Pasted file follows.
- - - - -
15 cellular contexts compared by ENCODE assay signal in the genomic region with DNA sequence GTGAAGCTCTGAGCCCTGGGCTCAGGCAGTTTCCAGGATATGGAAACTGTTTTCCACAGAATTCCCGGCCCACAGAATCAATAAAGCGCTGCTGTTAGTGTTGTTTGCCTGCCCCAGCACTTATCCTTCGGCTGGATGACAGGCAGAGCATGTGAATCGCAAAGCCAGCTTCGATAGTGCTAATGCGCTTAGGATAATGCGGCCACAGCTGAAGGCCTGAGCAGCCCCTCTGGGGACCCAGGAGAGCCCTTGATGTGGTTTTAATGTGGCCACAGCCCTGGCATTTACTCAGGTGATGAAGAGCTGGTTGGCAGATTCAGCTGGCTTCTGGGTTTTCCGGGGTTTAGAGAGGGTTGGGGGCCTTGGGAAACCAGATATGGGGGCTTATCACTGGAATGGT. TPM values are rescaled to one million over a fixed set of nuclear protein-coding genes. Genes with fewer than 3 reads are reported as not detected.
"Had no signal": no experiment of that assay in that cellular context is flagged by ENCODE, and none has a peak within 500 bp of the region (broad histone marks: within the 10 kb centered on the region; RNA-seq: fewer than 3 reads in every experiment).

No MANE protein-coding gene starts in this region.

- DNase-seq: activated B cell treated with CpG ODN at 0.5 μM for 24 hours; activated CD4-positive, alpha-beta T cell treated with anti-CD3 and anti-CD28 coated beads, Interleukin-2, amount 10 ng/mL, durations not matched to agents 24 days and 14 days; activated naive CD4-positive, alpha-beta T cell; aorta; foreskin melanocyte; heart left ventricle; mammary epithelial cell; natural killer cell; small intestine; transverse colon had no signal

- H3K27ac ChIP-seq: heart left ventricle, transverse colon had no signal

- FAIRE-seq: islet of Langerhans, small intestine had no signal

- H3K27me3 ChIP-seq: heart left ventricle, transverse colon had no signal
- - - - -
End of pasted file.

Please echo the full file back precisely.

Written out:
15 cellular contexts compared by ENCODE assay signal in the genomic region with DNA sequence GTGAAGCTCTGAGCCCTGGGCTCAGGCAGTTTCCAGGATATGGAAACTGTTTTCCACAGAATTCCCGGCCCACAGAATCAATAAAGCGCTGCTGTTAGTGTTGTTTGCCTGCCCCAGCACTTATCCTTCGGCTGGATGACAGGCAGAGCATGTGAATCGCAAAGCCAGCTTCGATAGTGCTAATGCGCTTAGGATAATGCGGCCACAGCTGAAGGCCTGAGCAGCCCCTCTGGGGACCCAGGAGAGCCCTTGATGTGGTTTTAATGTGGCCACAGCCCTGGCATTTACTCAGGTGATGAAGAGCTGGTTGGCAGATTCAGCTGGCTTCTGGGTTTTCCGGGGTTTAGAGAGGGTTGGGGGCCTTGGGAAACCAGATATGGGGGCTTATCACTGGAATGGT. TPM values are rescaled to one million over a fixed set of nuclear protein-coding genes. Genes with fewer than 3 reads are reported as not detected.
"Had no signal": no experiment of that assay in that cellular context is flagged by ENCODE, and none has a peak within 500 bp of the region (broad histone marks: within the 10 kb centered on the region; RNA-seq: fewer than 3 reads in every experiment).

No MANE protein-coding gene starts in this region.

- DNase-seq: activated B cell treated with CpG ODN at 0.5 μM for 24 hours; activated CD4-positive, alpha-beta T cell treated with anti-CD3 and anti-CD28 coated beads, Interleukin-2, amount 10 ng/mL, durations not matched to agents 24 days and 14 days; activated naive CD4-positive, alpha-beta T cell; aorta; foreskin melanocyte; heart left ventricle; mammary epithelial cell; natural killer cell; small intestine; transverse colon had no signal

- H3K27ac ChIP-seq: heart left ventricle, transverse colon had no signal

- FAIRE-seq: islet of Langerhans, small intestine had no signal

- H3K27me3 ChIP-seq: heart left ventricle, transverse colon had no signal